Jones’ features resemble the patrician looks of Rudolf Nureyev, that timelessness about the eyes that soften the fact that Jones is 33, married, and with two children. “I can see most of our audience now is under 21,” he says, “but I don’t feel silly performing for a 15 year old crowd. We’ve been doing that for quite a few years and each new generation of 15 year olds likes our music, so we must be doing something right.” He swirls the ice around in his glass and sits back. “I don’t see why Led Zeppelin can’t go on past all of us turning 40,” he says. “Jimmy and I are 33, Robert and Bonzo are 28. I guess 40 isn’t so far off, right?” “But the band is doing what it wants, and we’re still making fans, still making people happy. There’s nothing else I want to do. We’re all happy with each other and no one wants to split as a solo act.” “Our secret is, we’re flexible and we like each other.”

The area behind the stage looks like the movie set to “Frankenstein”, an array of pre-amps, monitors, laser-beam units, highly sophisticated consoles for mixing and balancing the audio, a score of “flashboxes” electronically triggered on cue and all of this wizardry operated by a small army of technicians. In the smothering darkness pierced only by the rows of fire-red idiot lights on the consoles, Jimmy Page stands by and watches until satisfied all is in working order. He ambles past and into the dressing room. He is wearing a Nazi officer’s cap, Wehrmacht jodhpurs and jackboots. It is an ensemble he is apparently infatuated with for he’s seen around the hotel before Showtime or backstage which he sheds only to don a white satin suit for the concert. Page, slim to the point of exaggeration with dark, curly hair framing his androgynous face, is not only the band’s architect and inspiration, but also Led Zeppelin’s resident Sphinx. In concert, he has been known to get so caught up in his lengthy acoustic instrumental that he is unaware he has strayed too far from his amplifier, thus plucking the cord from it, and playing without sound until one of the stage crew crawls onstage to replace the errant cord.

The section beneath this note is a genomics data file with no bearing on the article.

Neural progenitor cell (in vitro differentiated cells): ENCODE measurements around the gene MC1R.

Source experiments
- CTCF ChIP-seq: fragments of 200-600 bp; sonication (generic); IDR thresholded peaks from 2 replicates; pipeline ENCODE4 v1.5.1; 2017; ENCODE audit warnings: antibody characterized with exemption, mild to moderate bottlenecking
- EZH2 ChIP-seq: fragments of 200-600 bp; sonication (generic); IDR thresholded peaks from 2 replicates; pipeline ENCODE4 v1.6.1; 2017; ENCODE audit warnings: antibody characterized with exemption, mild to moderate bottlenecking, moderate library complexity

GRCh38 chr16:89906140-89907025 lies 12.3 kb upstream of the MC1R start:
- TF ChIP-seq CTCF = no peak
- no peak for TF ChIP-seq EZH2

The legions of Led Zeppelin fans have never been known as docile but this evening’s audience in Minneapolis is particularly feisty. Roman candles whistling around the rafters, firecrackers hurled onstage and two assaults by fans determined to mount the stage. As Bonzo begins the drum shuffle to his “Moby Dick” solo, a firecracker lands inches from Plant who dives from the stage. “We’re used to rowdy crowds,” walking back to the dressing room, “but this is crazy. A lot of times it breaks up our concentration. I’m watching Jimmy or they’re watching me for a cue and suddenly a Frisbee sails out of the audience and none of us sees it. We’ve all been hit by them onstage, but the crackers are much worse; scares the hell out of us.”
We retire to the dressing room since Bonzo will be flailing away for another 10 minutes. Plant sips from a plastic cup of honey and lemon and lights up a Camel. Drenched in perspiration, he sheds his soggy shirt, revealing a long, blue-black scar near the left elbow. a remnant from his near-fatal collision last Summer while driving his family during a holiday in Greece.
Though the three-hour set always begins with “The Song Remains the Same,” and closes with “Stairway To Heaven,” the band changes each show’s line-up of about 15 songs. “It keeps things interesting,” Plant explains, “You can picture what a drag it would be to do the same set night after night. I think that’s why so many bands get sick of touring.”

Another novel, though expensive, practice Zeppelin has adopted to reduce the rigors of the road is to set up a permanent base of operations for each section of the country they’re playing. During their tour of the Midwest, the Zep has stayed at the Ambassador East Hotel in Chicago, flying out early each evening to wherever they’re appearing that night, then back to Chicago. “You’d be amazed at what a difference that makes,” Plant says “Instead of packing suitcases every day, doing the show, unpacking at a different hotel that night, then repeating it all the next day, we just fly out early, do the show and fly back to our rooms. When we do the East coast, we’ll stay in New York and do the same thing there.”

Peter Grant surveys the unruly audience and shakes his head. “I think the cause for a lot of this is the ‘festival seating,’ no reserved seats on the floor. These kids get in here and start pushing each other about, tossing bottles, firecrackers, anything they can throw. I’m afraid it might be the same situation in Detroit next Saturday,” he says. “It’s festival seating on the field at the Silverdome and they might get rowdy.”
Is the band not courting disaster by cramming so many fans into so large an arena ? Why not two nights at a smaller hall ? (they played three nights in Chicago). “I’m afraid that’s my doing,” Grant says. “The band didn’t want to cut into the two week break after the Detroit show. They’re flying back to England for two weeks, and then returning for the last leg of the tour. I knew they’d only do one show so I thought it wisest to play the largest venue in the area. We were hoping to fill the place to capacity, 75,000, but the Fire Marshall would only allow us 72,000 tickets maximum.”
Grant admits the $10.50 ticket price at Pontiac is stiff but qualifies it after listing tour expenses – fueling a jet, carting along tons of equipment, the technicians, and even a physician who keeps an eye on the band’s health.

By Stephen Ford
News Entertainment Writer